Speech Act Theory: A Detailed Account

Speech Act Theory: A Detailed Account
by Mohamed Zayed
 MA Researcher in English Linguistics

1.     Definition & Origin
Speech act is a term which was developed by the language philosopher J. L. Austin. It is widely used in linguistics especially the branch of pragmatics or language in use, namely discourse analysis. Speech Act Theory is a theory which aims at analyzing the role of utterances in relation to both the behavior of the speaker as well as the hearer in a given interpersonal communication or a piece of discourse. Speech act theory states that, in our speech or communicational process, we—as speakers—are not merely expressing our ideas or giving out information. Rather, we do something with language. For example, the utterance Please, be seated serves the purpose of a  polite request or command to be seated. Also, when a priest states, to newly-weds, I pronounce you man and wife he is not merely expressing ideas. Rather, the priest is doing the actions of “uniting” two souls eternally with the holy strings of marriage.

2.     Versions or Degrees of Speech acts
An utterance may have three versions of action: locutionary act, illocutionary act and perlocutionary act. 

Locutionary act is the act of making a meaningful utterance. It is the initial process of uttering or speaking the utterance.

Illocutionary act is the act which is performed by the speaker after the utterance has been made. It simply refers to the function of the utterance or the intention of the speaker behind the utterance. In other words, it is a question of what the utterance is trying to do. An illocutionary act may be that of promising, threatening, requesting, arresting, commanding, insulting, inciting, etc.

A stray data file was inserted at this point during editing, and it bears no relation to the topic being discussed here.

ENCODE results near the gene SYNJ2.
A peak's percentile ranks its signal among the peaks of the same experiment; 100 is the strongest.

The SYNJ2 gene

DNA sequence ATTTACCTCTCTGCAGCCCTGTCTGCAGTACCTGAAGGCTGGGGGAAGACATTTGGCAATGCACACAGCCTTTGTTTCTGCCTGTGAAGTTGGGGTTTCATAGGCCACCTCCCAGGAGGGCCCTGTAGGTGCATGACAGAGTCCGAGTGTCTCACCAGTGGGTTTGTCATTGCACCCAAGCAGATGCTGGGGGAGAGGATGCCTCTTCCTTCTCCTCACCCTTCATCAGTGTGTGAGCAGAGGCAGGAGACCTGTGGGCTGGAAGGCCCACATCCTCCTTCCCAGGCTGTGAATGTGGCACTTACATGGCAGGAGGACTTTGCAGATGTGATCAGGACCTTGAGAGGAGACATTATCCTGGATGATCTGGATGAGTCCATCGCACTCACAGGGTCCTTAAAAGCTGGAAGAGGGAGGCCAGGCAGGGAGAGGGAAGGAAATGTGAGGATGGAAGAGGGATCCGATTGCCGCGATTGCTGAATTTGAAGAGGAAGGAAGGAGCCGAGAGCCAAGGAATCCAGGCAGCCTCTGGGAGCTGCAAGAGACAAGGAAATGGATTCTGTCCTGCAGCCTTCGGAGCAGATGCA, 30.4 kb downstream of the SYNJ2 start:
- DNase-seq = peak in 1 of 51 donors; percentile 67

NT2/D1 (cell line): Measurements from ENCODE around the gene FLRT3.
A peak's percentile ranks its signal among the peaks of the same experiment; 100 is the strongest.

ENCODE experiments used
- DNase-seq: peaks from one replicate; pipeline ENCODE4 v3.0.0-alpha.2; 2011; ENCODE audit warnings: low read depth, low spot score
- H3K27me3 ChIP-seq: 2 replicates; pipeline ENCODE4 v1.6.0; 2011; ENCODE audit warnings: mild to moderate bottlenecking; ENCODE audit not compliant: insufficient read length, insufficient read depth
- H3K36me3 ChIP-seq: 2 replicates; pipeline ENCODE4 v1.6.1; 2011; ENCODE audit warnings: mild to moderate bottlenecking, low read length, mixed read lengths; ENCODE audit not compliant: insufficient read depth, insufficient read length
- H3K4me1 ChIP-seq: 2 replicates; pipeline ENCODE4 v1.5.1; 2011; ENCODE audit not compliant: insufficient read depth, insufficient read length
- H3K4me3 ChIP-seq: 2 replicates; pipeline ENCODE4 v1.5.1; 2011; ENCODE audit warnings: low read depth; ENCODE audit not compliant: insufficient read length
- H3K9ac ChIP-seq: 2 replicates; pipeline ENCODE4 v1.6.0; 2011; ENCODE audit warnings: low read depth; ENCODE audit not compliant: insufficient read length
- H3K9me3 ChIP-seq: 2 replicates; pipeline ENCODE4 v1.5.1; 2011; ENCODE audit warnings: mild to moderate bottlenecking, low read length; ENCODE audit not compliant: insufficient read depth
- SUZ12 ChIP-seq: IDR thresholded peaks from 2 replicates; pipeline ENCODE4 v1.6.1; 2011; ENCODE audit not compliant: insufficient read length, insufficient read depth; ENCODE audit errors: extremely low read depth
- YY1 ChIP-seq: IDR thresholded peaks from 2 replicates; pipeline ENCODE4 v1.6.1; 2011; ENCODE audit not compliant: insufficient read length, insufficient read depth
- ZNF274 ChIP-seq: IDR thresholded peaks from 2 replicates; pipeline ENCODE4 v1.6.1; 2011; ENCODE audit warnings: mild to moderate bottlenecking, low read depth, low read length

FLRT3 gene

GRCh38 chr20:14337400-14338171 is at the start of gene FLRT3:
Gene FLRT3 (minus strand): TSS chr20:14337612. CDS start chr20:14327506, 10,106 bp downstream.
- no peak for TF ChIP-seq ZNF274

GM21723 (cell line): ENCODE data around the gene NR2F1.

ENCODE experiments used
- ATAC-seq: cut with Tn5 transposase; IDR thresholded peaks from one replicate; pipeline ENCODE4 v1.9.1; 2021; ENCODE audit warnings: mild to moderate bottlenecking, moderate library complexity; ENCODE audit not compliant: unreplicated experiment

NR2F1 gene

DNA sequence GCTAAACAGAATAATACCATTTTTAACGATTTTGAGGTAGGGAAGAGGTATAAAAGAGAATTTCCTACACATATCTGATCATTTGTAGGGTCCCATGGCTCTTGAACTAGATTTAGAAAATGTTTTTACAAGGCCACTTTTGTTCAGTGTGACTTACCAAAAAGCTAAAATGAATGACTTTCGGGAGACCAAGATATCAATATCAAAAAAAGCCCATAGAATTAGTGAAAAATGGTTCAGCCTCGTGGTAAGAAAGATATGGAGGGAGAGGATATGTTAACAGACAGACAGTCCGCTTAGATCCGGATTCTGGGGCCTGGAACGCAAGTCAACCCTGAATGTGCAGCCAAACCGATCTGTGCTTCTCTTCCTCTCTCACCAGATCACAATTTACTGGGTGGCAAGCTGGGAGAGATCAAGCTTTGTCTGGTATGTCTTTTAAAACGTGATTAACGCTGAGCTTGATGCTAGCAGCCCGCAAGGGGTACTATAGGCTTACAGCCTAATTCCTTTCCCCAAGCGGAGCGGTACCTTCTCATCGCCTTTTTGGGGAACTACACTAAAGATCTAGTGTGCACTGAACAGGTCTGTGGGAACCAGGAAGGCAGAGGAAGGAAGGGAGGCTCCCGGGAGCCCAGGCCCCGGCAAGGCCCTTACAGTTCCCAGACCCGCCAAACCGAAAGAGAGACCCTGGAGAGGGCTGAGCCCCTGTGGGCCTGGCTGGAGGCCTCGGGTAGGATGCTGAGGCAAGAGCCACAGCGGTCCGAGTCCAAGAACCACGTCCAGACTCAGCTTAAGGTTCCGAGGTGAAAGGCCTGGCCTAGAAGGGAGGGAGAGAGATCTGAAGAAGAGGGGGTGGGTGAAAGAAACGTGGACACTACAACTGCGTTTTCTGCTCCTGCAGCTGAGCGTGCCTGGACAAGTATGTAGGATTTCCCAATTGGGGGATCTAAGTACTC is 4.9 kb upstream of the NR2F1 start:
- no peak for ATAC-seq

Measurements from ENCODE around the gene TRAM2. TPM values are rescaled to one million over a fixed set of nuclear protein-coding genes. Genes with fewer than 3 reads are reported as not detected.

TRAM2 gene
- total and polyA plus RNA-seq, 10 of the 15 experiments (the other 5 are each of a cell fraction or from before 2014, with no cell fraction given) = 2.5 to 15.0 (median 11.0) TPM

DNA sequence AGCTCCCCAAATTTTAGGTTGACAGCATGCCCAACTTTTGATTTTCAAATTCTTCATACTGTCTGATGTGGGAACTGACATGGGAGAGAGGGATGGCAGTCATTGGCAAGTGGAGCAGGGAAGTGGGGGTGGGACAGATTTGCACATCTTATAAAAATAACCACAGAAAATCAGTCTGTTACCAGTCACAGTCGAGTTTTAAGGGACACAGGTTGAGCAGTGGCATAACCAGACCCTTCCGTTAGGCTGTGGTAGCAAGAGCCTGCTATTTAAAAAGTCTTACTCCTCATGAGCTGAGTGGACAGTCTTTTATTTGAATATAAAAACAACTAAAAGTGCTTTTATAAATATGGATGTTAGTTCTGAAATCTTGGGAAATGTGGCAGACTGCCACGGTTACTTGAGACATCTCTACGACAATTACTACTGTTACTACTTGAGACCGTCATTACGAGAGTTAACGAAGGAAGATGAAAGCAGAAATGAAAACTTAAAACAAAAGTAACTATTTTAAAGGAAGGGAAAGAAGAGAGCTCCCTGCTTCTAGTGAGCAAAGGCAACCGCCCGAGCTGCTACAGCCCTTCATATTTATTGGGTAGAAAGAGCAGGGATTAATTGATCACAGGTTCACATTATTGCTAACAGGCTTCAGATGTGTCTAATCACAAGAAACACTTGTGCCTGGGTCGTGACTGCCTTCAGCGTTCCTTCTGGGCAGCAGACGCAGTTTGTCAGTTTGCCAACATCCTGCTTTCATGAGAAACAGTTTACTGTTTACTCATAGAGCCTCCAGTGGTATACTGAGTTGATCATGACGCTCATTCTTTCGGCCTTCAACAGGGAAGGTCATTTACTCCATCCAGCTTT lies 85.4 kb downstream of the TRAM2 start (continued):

Perlocutionary act is the effect of the utterance on the hearer. For example, a perlocutionary act may evoke fright, happiness, persuasion, insult, etc. in the consciousness of the hearer.

·        The mother said to her young daughter: “do not stay up late, dear.”à Locution “just speaking”
·        The mother meant to advise and warn her daughter not to stay up late (intention)à illocutionary “speaker’s intention”
·        The girl, then, replied: “Ok, mom. I won’t” which means that the girl was affected by her mother’s advice. Hence, we have the perlocution of persuasion.

3.     Types of speech act meaning or functions of an utterance
A speech act or an utterance may have the functions: command, Commissive, constative, declaration, directive, expressive, and representative.

A speech act may be directive which means that the listener is trying to do something, e.g. commanding, requesting, begging, etc.

Commissive speech act means that the speaker is committing him/herself to a course of action in the future such as promising, guaranteeing, reassuring, etc.

Expressive speech act means that the speaker is expressing his/her feelings such as sympathizing, suffering, welcoming, hating, loving, apologizing, etc.